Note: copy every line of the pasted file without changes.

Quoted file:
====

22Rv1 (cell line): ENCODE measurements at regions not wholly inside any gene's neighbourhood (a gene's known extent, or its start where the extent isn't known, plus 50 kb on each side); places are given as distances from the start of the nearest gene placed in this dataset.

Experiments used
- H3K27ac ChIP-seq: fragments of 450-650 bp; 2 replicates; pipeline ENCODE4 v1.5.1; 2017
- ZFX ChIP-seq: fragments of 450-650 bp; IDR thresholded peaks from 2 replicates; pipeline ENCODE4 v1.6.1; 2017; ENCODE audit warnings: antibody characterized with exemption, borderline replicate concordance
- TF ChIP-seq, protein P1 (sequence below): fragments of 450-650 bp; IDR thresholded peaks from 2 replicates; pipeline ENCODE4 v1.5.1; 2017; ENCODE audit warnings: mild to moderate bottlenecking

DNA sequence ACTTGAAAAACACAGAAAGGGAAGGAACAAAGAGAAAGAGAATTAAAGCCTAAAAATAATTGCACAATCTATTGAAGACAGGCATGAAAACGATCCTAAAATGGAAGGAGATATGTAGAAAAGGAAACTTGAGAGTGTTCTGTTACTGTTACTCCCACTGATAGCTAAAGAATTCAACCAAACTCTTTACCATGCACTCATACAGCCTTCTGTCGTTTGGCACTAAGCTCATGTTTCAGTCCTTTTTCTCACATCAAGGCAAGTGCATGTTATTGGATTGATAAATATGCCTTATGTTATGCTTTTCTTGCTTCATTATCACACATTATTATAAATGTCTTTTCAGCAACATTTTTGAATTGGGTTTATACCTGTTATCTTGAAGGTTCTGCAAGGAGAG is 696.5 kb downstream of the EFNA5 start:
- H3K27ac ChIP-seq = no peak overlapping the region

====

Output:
22Rv1 (cell line): ENCODE measurements at regions not wholly inside any gene's neighbourhood (a gene's known extent, or its start where the extent isn't known, plus 50 kb on each side); places are given as distances from the start of the nearest gene placed in this dataset.

Experiments used
- H3K27ac ChIP-seq: fragments of 450-650 bp; 2 replicates; pipeline ENCODE4 v1.5.1; 2017
- ZFX ChIP-seq: fragments of 450-650 bp; IDR thresholded peaks from 2 replicates; pipeline ENCODE4 v1.6.1; 2017; ENCODE audit warnings: antibody characterized with exemption, borderline replicate concordance
- TF ChIP-seq, protein P1 (sequence below): fragments of 450-650 bp; IDR thresholded peaks from 2 replicates; pipeline ENCODE4 v1.5.1; 2017; ENCODE audit warnings: mild to moderate bottlenecking

DNA sequence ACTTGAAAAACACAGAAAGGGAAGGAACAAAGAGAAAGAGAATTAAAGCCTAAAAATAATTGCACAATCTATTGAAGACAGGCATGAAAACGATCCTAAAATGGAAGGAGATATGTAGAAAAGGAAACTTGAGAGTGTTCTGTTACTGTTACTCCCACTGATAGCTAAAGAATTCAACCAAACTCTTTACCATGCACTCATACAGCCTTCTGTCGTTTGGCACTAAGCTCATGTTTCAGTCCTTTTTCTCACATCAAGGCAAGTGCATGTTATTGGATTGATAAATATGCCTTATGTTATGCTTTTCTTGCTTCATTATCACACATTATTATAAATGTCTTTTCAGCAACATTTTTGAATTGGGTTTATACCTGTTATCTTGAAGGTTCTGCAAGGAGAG is 696.5 kb downstream of the EFNA5 start:
- H3K27ac ChIP-seq = no peak overlapping the region